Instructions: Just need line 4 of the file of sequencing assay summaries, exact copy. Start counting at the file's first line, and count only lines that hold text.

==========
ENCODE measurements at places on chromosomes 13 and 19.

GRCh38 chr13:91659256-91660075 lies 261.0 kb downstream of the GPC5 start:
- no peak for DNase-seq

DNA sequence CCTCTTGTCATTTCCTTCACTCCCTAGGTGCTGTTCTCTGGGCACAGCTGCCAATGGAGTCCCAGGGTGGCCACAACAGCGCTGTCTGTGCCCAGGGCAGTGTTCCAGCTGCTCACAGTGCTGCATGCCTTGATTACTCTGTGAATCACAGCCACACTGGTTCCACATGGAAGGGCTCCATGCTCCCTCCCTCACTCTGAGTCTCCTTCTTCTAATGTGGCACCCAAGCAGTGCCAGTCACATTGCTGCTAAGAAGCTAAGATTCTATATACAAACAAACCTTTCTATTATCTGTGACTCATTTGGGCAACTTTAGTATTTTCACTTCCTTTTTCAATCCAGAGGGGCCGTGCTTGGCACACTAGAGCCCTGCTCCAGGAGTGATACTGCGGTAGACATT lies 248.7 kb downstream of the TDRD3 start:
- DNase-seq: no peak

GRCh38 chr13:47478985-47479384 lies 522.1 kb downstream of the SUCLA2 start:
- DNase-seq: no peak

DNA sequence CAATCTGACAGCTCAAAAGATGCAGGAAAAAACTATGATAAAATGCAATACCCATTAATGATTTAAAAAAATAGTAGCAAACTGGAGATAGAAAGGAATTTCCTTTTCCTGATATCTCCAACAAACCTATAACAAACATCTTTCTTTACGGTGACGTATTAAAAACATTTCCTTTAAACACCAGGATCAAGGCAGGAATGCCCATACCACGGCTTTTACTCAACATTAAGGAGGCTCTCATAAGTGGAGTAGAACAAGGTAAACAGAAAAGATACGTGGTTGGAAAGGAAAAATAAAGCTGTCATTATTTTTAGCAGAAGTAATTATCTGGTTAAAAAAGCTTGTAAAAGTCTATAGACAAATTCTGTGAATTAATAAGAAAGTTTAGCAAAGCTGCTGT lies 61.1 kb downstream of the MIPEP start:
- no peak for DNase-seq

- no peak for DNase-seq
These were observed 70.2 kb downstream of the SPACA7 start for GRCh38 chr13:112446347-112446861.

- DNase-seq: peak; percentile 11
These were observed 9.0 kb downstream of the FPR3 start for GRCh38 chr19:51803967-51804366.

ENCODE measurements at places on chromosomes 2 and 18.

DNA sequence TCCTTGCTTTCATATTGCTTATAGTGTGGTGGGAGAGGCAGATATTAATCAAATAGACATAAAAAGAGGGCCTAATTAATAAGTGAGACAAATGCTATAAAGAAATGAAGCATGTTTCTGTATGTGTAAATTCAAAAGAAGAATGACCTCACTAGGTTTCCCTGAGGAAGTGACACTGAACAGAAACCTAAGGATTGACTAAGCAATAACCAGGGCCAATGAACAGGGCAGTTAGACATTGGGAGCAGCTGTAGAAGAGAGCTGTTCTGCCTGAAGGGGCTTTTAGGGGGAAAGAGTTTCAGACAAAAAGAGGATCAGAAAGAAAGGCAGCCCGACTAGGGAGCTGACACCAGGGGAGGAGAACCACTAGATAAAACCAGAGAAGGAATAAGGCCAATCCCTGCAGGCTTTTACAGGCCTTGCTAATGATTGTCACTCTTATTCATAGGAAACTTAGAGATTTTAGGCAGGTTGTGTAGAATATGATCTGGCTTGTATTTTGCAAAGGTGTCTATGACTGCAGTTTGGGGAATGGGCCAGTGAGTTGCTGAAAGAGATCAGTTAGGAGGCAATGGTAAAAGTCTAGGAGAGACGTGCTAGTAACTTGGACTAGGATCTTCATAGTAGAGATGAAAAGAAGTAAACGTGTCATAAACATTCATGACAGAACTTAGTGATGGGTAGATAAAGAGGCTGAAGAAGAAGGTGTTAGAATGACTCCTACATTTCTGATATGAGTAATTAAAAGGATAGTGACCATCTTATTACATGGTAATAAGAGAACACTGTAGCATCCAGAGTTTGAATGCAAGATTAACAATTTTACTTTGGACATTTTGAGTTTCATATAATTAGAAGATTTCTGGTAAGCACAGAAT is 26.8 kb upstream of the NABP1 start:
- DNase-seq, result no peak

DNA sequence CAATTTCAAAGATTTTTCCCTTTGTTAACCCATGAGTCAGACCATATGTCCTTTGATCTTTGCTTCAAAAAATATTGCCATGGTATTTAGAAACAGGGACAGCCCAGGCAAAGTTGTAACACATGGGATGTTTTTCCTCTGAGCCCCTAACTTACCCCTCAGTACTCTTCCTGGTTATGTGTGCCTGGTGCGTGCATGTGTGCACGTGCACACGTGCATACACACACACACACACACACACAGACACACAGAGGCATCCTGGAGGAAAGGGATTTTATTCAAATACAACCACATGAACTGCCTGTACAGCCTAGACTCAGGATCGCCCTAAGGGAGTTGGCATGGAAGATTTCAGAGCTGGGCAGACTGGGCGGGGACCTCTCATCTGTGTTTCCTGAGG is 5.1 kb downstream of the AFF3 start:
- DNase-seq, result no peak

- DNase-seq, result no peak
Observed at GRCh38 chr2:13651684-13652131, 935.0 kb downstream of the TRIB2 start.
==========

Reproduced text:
DNA sequence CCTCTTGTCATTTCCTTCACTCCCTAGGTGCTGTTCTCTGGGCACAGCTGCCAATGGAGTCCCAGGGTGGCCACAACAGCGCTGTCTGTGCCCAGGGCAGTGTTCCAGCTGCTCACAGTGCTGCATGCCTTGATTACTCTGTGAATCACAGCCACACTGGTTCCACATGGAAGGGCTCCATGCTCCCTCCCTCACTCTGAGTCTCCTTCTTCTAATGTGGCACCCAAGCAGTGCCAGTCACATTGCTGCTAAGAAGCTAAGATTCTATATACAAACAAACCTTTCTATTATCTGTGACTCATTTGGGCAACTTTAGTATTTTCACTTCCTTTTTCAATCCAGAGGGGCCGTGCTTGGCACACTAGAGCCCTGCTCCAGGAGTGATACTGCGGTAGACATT lies 248.7 kb downstream of the TDRD3 start: